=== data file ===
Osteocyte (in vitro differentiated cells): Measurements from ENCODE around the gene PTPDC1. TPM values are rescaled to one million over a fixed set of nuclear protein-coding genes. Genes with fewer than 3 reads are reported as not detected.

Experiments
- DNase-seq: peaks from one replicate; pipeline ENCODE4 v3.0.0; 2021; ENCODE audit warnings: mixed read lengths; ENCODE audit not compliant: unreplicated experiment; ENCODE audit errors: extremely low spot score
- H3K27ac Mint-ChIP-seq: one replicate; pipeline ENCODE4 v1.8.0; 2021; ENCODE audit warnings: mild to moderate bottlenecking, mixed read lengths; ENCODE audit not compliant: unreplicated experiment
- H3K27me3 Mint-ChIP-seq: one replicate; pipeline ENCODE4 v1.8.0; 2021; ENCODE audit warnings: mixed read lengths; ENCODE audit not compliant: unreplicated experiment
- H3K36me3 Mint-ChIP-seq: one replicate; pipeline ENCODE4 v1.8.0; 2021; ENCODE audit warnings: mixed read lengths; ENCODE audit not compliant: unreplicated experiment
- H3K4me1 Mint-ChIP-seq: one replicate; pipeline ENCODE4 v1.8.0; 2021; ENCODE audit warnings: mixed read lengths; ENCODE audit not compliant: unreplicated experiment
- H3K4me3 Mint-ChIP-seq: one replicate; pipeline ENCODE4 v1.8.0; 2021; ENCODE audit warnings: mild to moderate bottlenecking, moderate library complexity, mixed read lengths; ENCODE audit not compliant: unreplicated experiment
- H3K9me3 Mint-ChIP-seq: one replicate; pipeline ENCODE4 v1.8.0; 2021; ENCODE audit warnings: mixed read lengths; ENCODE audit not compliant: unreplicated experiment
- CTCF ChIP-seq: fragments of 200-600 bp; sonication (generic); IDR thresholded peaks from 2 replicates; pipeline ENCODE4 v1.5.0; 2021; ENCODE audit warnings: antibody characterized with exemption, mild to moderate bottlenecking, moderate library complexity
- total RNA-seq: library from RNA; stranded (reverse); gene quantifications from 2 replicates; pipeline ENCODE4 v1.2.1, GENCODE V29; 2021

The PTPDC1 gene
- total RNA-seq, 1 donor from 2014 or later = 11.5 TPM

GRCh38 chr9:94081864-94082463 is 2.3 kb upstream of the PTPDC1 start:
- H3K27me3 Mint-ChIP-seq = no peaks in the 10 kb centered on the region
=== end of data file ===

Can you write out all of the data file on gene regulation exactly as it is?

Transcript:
Osteocyte (in vitro differentiated cells): Measurements from ENCODE around the gene PTPDC1. TPM values are rescaled to one million over a fixed set of nuclear protein-coding genes. Genes with fewer than 3 reads are reported as not detected.

Experiments
- DNase-seq: peaks from one replicate; pipeline ENCODE4 v3.0.0; 2021; ENCODE audit warnings: mixed read lengths; ENCODE audit not compliant: unreplicated experiment; ENCODE audit errors: extremely low spot score
- H3K27ac Mint-ChIP-seq: one replicate; pipeline ENCODE4 v1.8.0; 2021; ENCODE audit warnings: mild to moderate bottlenecking, mixed read lengths; ENCODE audit not compliant: unreplicated experiment
- H3K27me3 Mint-ChIP-seq: one replicate; pipeline ENCODE4 v1.8.0; 2021; ENCODE audit warnings: mixed read lengths; ENCODE audit not compliant: unreplicated experiment
- H3K36me3 Mint-ChIP-seq: one replicate; pipeline ENCODE4 v1.8.0; 2021; ENCODE audit warnings: mixed read lengths; ENCODE audit not compliant: unreplicated experiment
- H3K4me1 Mint-ChIP-seq: one replicate; pipeline ENCODE4 v1.8.0; 2021; ENCODE audit warnings: mixed read lengths; ENCODE audit not compliant: unreplicated experiment
- H3K4me3 Mint-ChIP-seq: one replicate; pipeline ENCODE4 v1.8.0; 2021; ENCODE audit warnings: mild to moderate bottlenecking, moderate library complexity, mixed read lengths; ENCODE audit not compliant: unreplicated experiment
- H3K9me3 Mint-ChIP-seq: one replicate; pipeline ENCODE4 v1.8.0; 2021; ENCODE audit warnings: mixed read lengths; ENCODE audit not compliant: unreplicated experiment
- CTCF ChIP-seq: fragments of 200-600 bp; sonication (generic); IDR thresholded peaks from 2 replicates; pipeline ENCODE4 v1.5.0; 2021; ENCODE audit warnings: antibody characterized with exemption, mild to moderate bottlenecking, moderate library complexity
- total RNA-seq: library from RNA; stranded (reverse); gene quantifications from 2 replicates; pipeline ENCODE4 v1.2.1, GENCODE V29; 2021

The PTPDC1 gene
- total RNA-seq, 1 donor from 2014 or later = 11.5 TPM

GRCh38 chr9:94081864-94082463 is 2.3 kb upstream of the PTPDC1 start:
- H3K27me3 Mint-ChIP-seq = no peaks in the 10 kb centered on the region